Low incomes and living far away from home are important factors in rising stress levels among workers, local newspaper Tuoi Tre quoted a study as saying Monday.
The study, conducted by Dao Thi Duy Duyen, shows 16.4 percent of 378 surveyed workers said they suffered frequent stress, while 60.6 percent said they do so occasionally.
Apart from financial problems and homesickness, love affairs were also a stress factor, said the study, which was conducted at Ho Chi Minh City's main industrial zones Tan Tao, Vinh Loc and Tan Thuan in June.
Workers, especially those who work at night shifts, suffered from headaches, stomach aches, high blood pressure and had other symptoms like pains in the bones and joints that are caused by abnormal working hours, Duyen told Tuoi Tre.
Stress and dissatisfaction at the workplace leads to drinking, using drugs, smoking and being absent from work, she said.
Workers under stress are easily exhausted and hot-tempered, and at high risk of workplace accidents, she added.
Once a worker doesn't feel motivated, it affects others and the whole production set-up will feel the impact, Duyen warned.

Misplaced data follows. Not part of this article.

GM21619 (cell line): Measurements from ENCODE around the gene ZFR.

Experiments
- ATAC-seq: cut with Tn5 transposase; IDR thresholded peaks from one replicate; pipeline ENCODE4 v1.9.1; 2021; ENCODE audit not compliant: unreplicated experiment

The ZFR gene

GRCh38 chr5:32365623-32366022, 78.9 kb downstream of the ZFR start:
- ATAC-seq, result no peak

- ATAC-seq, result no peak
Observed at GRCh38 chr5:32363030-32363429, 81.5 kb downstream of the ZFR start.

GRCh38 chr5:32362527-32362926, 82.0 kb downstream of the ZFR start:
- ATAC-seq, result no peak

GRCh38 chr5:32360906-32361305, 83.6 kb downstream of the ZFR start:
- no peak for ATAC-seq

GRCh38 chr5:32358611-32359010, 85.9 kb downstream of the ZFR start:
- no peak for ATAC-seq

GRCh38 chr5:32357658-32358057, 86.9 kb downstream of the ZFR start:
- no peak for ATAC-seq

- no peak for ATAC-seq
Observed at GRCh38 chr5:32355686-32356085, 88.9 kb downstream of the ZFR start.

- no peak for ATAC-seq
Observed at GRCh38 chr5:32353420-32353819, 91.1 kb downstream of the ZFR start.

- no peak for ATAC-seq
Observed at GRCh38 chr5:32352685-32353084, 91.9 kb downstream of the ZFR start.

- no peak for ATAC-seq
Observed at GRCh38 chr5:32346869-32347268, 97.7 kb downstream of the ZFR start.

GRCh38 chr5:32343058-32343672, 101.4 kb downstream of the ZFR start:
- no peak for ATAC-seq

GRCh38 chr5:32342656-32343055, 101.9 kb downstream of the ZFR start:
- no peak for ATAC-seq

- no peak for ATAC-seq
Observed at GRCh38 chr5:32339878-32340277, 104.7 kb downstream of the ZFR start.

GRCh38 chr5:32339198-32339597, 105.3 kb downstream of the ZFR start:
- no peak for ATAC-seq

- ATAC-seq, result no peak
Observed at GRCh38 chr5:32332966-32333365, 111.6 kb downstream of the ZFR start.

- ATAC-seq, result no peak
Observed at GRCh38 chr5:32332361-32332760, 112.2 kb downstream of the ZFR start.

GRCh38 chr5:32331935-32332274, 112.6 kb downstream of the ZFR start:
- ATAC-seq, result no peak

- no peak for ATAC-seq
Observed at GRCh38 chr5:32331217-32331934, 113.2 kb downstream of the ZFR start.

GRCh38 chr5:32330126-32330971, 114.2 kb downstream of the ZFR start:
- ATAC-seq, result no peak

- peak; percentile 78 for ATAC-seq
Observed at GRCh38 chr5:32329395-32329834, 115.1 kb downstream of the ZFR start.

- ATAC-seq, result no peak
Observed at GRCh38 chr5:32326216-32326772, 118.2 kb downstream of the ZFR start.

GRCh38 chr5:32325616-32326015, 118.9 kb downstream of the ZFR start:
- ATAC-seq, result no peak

Agreeing with Duyen, Dr. Dinh Phuong Duy, chairman of HCMC Education and Psychology Association, said without proper solutions, stress among workers will affect not only a group of people, but will spread further into the community.
It will become a social problem, affecting the economy's production efficiency, Duy stressed.
In an interview with Tuoi Tre, Cu Phat Nghiep, chairman of workers' union at Pou Yuen Enterprise Ltd. in Tan Binh District, said it was true that workers are suffering stress due to hard work, low income and financial difficulties.
"I think it's time companies cooperated with the community in caring more about workers' lives, because once stress affects workers, it won't be good for both parties," Nghiep said.
Pham Thi Trang, director of HCMC Workers' Support Fund, said recreational activities for workers were still insufficient and boring, despite some organizations and companies making some efforts to improve them.
Huynh Ngo Tinh, director of HCMC Center for Supporting Young Workers, suggested companies improve salaries and support policies for workers, while the community comes up with recreational activities that are free for low-income people.